In the future, maybe my parents can stop by to model!  Unfortunately, they couldn’t make it for those days, so Mel the wooden mannequin came by!  I showed friends that Mel could move his body in many ways to create all types of shapes.  Children noticed that he could hold very tricky poses that would have been too hard for us to do.

Mae: I really like Mel.  He’s so cool.  He can touch his toes to his head and put his arms behind his head at the same time.  His legs must hurt after.

Ryan: Mel looks like he’s kicking a soccer ball!

DSCN8430.JPG

DSCN8438.JPG

DSCN8553.JPG

Zoe: Is Mel short for Melvin?  When you said a model was coming I thought it was going to be your dad.

Justin: He arms look like he an airplane.

DSCN8439.JPG

DSCN8456.JPG

DSCN8426.JPG

Andres: Wow, you’re the greatest poser, Mel!  You stand so still.  I tickled his feet and I hear him laugh but not move.

Zeina: Mel is doing a pirouette.

 

“It’s so hard to pose… it made my foot fall asleep!”

Sunflower yellow and Fern green art groups have just begun an exploration of gesture drawing, which has brought a whole new level of excitement and laughter to the Studio this winter!

To kick off this work, friends learned that they would have two very important jobs… to be an artist, and a model.  Children brainstormed with each other to try to figure out what those two words really meant.

Zavier: A model is like an action figure or a figure majiger.  A model is in a magazine.

Maia: A model is like a sculpture and a sculpture could be of a spider or a princess so that’s what the model is.

Miguel: A model is a person you draw.

Nneka: Artists make things that are really nice.

Trebor: If you want to be an artist, you have to think about your work.

Andres: Model is like a type of play dough.  Like Model Magic.

William: A model could look like a sculpture.

Destynee: Some people like artists hold their palettes.

Zoe: I want to be an artist when I grow up but I don’t know if I can because you have to work and practice so much.  Sometimes artists make things but they don’t know what it is for a long time.  You just make and make and then you decide.

Next, I shared that when it was your turn to be a model, you would carefully stand up on the stage (milk crate), and after a countdown, you would strike a pose that you could comfortably hold for 20 seconds.  We talked about different ways you could move your body to create shapes, curves and lines.  As you were modeling, the rest of the children were the artists in the audience, quickly drawing your pose.  (Side note: It was “Dress Like Your Favorite Character Day” and “Pajama Day” during these two classes, hence the costumes, which really added to the work!)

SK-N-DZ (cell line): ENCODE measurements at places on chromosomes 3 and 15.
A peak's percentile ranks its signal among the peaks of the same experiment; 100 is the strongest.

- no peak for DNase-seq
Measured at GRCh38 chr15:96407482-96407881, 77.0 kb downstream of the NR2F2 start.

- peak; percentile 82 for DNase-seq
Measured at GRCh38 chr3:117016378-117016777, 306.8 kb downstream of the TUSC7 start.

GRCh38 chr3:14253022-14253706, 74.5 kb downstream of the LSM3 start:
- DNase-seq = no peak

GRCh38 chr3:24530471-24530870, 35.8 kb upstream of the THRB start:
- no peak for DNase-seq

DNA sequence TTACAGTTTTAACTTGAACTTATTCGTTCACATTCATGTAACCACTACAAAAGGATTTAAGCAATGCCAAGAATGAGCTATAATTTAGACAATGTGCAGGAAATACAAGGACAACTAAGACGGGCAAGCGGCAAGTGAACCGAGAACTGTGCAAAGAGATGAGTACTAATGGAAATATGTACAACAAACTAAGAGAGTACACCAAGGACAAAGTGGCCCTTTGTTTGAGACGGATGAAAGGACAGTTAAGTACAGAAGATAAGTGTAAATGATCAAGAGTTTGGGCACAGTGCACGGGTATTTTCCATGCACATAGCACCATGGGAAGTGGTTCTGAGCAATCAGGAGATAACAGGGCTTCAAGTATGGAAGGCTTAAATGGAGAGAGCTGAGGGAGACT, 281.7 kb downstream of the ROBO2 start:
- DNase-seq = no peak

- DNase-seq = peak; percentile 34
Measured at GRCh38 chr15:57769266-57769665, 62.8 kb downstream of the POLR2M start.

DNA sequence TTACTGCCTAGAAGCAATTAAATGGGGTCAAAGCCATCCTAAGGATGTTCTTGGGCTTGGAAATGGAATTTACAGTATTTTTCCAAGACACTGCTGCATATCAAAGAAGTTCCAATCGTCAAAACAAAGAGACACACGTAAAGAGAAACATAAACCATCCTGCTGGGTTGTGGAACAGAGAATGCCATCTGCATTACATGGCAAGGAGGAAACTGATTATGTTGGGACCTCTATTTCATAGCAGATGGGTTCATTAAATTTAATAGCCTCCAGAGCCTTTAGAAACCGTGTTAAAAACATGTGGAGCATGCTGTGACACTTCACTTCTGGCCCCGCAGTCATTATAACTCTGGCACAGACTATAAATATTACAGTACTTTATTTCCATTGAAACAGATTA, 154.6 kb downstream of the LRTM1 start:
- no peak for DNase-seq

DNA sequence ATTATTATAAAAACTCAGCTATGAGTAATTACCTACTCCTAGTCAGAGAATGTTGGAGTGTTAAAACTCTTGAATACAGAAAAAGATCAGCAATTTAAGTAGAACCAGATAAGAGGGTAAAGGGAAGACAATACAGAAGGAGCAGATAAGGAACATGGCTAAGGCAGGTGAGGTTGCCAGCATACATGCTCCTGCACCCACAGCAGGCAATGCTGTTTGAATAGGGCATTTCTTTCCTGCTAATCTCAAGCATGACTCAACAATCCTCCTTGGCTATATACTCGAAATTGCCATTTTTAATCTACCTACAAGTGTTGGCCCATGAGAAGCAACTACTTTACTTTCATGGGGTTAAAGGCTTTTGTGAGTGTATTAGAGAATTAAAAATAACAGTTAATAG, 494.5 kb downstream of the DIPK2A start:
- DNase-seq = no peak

DSCN8318

DSCN8332

DSCN8340

DSCN8384

DSCN8354

Ra’Maya: It’s so hard to hold a long pose.

Zeina: I was smiling while friends were modeling so that they felt comfortable.

Nayeli: You got to stand still and the artists draw how your hands and legs look.

DSCN8324

DSCN8330

Friends enjoyed posing for each other.  Most groups ended up doing three rounds, with 20, 40 and 60 second poses.  As they had more time, children added details to their gesture drawings, such as the stage, clothes, and background.

DSCN8387

DSCN8353

Iris: Briana should be proud of herself because she was scared to model but then she was brave at the last round.

Andres: Mister Skinny Legs is a really good model, just like us.  He can stay really still, even more still then us when we pose.

DSCN8336

DSCN8331

DSCN8321

DSCN8341

Zeina: It’s so hard to pose… it made my foot fall asleep!

Iris: I’m looking at Selwyn’s paper to focus so I don’t move.

After our gesture drawing rounds, Miguel and Selwyn were motivated to draw their own poses and then try to model from the illustration.  This sparked some interest that we might explore further in the coming weeks!

DSCN8361

DSCN8363

DSCN8365

“You have to look really hard. Diggers do that to find the bones.”

Before the Blizzard of 2016, friends were working on a collaborative weaving in the Studio!  All children in Pre-K contributed to our weaving over the course of two weeks.  After a substantial amount of work was done, children began observational resist paintings as they noticed how lines differed, based on the type of yarn that children selected.  Friends began by drawing different types of lines (straight, wavy, zig-zag, curly, etc.) with oil pastels, based on what they observed.  Next, children add liquid watercolors.  Some friends painted on top of their drawing, and were excited to see that the pastels were still visible.  Other children chose to paint between the lines, filling in the background.

As the year progresses, children will begin longer term projects.  When finished, children will be asked to create observational drawings and paintings of their work.

DSCN8286.JPG

What does it mean to observe an object?

Mae: You have to look really hard.  Diggers do that to find the bones.

Carlos: You take down what it looks like.

Selwyn: Observe is when you look and know more about what you’re looking at.

Florentina: You draw what you see!

DSCN8270.JPG

DSCN8277.JPG

DSCN8280.JPG

Ryan: When you paint on it, it looks like fire.  It shines.

Ra’Maya: I can see my drawing, but I don’t know why!

Douglas: I see yellow lines that go up and down.

Zeina: The red lines are wavy and the red brown is a curvy line.

DSCN8297.JPG

DSCN8345DSCN8346